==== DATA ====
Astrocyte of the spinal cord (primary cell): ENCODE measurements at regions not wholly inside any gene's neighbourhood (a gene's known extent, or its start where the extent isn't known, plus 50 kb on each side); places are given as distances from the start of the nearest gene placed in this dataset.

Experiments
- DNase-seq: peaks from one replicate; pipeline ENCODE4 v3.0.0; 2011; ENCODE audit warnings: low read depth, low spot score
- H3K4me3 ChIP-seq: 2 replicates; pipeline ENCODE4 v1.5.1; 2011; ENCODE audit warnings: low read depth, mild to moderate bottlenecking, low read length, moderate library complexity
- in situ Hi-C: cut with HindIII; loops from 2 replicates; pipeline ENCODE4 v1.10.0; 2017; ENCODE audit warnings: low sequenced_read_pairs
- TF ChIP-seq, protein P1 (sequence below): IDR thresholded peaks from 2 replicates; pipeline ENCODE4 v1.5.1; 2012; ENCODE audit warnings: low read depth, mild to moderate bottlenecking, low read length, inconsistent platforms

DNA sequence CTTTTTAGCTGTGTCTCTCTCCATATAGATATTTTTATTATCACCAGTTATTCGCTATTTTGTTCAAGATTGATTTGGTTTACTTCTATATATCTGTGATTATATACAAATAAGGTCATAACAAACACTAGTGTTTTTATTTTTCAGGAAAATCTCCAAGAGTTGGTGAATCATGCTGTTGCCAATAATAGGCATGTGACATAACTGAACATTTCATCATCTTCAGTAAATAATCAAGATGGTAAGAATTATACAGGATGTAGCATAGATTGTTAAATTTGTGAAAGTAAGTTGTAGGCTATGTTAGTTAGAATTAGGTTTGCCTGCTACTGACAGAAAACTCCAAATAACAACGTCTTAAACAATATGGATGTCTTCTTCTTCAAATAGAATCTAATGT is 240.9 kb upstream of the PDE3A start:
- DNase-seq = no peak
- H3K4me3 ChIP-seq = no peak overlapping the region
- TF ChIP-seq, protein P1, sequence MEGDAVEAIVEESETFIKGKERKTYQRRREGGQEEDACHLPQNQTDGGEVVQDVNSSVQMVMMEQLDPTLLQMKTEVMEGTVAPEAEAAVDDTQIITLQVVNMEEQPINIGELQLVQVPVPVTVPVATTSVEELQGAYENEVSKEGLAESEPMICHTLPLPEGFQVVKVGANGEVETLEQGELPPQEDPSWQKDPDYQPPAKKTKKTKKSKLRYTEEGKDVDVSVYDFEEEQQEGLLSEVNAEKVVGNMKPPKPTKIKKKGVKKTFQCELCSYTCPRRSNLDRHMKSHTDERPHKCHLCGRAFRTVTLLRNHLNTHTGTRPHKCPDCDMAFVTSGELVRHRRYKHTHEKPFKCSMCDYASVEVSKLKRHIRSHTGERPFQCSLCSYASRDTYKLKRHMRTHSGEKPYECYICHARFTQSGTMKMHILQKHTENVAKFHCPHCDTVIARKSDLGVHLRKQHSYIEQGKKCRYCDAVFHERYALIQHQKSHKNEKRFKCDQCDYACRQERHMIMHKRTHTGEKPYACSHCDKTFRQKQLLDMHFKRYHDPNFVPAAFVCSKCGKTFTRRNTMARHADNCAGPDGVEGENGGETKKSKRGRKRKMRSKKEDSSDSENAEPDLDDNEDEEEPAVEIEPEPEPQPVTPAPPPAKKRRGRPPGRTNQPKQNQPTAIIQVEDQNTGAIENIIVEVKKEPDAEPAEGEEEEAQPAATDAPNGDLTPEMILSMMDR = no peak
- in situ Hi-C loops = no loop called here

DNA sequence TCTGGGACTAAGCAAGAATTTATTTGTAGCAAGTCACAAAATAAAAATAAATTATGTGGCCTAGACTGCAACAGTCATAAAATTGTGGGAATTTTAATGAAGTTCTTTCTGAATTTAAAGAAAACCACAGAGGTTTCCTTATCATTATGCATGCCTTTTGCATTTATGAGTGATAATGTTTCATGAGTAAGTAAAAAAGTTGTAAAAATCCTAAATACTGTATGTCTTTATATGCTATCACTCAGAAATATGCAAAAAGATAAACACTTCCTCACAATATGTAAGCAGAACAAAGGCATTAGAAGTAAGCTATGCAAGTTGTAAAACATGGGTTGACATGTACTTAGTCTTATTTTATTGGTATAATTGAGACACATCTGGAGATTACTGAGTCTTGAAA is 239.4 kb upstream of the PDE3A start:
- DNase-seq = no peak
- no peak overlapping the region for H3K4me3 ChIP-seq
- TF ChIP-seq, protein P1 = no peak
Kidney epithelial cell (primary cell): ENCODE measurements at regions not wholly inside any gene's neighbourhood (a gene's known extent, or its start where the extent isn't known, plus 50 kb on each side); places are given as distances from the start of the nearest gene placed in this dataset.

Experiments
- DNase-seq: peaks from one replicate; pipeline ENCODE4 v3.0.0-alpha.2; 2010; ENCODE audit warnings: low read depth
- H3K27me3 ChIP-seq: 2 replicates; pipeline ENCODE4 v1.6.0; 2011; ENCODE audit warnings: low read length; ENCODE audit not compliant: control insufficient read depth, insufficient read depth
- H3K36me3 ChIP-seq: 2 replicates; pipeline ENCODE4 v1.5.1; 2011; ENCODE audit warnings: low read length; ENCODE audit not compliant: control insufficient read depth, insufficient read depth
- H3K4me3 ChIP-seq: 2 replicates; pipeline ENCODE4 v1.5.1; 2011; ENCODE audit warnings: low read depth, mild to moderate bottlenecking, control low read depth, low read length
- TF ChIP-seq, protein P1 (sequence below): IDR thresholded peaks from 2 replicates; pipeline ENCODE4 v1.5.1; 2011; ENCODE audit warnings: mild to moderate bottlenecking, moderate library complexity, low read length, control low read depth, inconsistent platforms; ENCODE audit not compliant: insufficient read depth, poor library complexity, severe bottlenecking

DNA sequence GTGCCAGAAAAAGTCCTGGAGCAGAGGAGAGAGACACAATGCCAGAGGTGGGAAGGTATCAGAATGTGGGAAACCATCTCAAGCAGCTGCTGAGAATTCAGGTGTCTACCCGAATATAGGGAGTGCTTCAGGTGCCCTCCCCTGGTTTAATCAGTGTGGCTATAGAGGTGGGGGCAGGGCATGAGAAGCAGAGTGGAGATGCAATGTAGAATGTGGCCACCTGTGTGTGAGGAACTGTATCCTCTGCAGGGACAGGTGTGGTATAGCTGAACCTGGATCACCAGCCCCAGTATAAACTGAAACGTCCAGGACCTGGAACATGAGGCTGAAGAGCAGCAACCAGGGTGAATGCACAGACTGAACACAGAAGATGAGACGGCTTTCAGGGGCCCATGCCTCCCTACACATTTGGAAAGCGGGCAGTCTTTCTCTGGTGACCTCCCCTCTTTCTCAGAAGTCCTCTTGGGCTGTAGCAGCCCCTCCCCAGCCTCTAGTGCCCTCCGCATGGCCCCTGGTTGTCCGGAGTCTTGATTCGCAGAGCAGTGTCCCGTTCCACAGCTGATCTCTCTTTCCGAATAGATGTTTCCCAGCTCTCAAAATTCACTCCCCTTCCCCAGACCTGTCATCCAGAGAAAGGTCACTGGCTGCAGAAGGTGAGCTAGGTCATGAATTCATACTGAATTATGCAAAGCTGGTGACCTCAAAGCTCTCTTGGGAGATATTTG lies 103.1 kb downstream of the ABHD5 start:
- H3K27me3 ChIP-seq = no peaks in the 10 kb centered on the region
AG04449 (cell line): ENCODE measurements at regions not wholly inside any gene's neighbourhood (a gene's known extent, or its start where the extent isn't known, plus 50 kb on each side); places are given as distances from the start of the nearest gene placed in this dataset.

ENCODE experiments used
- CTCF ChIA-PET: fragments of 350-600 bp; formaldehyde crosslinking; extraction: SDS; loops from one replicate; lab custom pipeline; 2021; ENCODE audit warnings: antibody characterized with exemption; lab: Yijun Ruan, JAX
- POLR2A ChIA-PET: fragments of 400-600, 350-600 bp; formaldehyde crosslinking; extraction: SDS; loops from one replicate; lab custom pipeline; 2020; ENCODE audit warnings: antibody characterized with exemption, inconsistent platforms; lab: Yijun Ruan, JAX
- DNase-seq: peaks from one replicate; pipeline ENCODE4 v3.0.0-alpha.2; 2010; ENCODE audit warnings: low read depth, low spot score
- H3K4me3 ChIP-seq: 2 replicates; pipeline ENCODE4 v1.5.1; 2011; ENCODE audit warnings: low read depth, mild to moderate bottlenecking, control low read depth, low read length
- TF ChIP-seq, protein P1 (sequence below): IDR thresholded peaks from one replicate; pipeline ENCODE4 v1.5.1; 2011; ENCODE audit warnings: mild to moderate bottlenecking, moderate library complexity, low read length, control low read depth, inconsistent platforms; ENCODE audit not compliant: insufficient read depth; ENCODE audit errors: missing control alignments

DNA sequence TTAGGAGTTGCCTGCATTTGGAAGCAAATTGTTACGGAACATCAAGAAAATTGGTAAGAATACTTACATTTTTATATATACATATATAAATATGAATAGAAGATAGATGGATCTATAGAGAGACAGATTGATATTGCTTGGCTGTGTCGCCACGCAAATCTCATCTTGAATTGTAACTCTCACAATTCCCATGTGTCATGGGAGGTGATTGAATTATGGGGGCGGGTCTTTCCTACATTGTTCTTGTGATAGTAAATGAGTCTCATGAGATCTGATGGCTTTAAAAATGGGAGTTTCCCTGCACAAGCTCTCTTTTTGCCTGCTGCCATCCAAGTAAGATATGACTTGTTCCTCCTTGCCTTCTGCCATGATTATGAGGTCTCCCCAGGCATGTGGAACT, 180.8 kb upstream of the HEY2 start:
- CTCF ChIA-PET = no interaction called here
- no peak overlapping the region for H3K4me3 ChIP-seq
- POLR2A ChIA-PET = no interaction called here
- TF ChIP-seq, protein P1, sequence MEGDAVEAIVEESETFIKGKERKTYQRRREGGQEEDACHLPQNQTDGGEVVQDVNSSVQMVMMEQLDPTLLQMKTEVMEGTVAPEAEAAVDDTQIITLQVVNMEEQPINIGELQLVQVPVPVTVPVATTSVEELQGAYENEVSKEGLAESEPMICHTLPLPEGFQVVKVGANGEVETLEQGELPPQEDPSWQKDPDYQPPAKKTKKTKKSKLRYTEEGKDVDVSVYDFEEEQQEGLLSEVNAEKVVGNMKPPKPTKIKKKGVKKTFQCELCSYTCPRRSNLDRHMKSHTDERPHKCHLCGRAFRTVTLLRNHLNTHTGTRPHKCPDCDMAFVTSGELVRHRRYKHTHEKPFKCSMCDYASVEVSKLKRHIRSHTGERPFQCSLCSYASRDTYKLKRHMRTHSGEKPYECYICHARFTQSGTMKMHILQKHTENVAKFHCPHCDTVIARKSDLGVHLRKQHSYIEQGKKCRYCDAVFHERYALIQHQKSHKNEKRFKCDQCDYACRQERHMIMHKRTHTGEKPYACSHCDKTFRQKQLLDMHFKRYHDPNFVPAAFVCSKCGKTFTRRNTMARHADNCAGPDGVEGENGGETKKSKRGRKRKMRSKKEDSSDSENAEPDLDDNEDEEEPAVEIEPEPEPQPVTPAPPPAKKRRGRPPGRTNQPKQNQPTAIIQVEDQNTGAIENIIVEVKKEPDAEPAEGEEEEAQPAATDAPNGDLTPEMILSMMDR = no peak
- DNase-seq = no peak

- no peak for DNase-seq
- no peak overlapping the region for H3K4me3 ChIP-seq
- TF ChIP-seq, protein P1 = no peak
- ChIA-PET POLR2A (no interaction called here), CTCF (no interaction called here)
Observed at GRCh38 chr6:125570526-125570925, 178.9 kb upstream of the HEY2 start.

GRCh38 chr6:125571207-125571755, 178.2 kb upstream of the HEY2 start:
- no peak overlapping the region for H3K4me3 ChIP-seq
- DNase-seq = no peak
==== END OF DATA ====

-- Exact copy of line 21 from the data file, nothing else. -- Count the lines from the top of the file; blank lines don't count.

- H3K4me3 ChIP-seq: 2 replicates; pipeline ENCODE4 v1.5.1; 2011; ENCODE audit warnings: low read depth, mild to moderate bottlenecking, control low read depth, low read length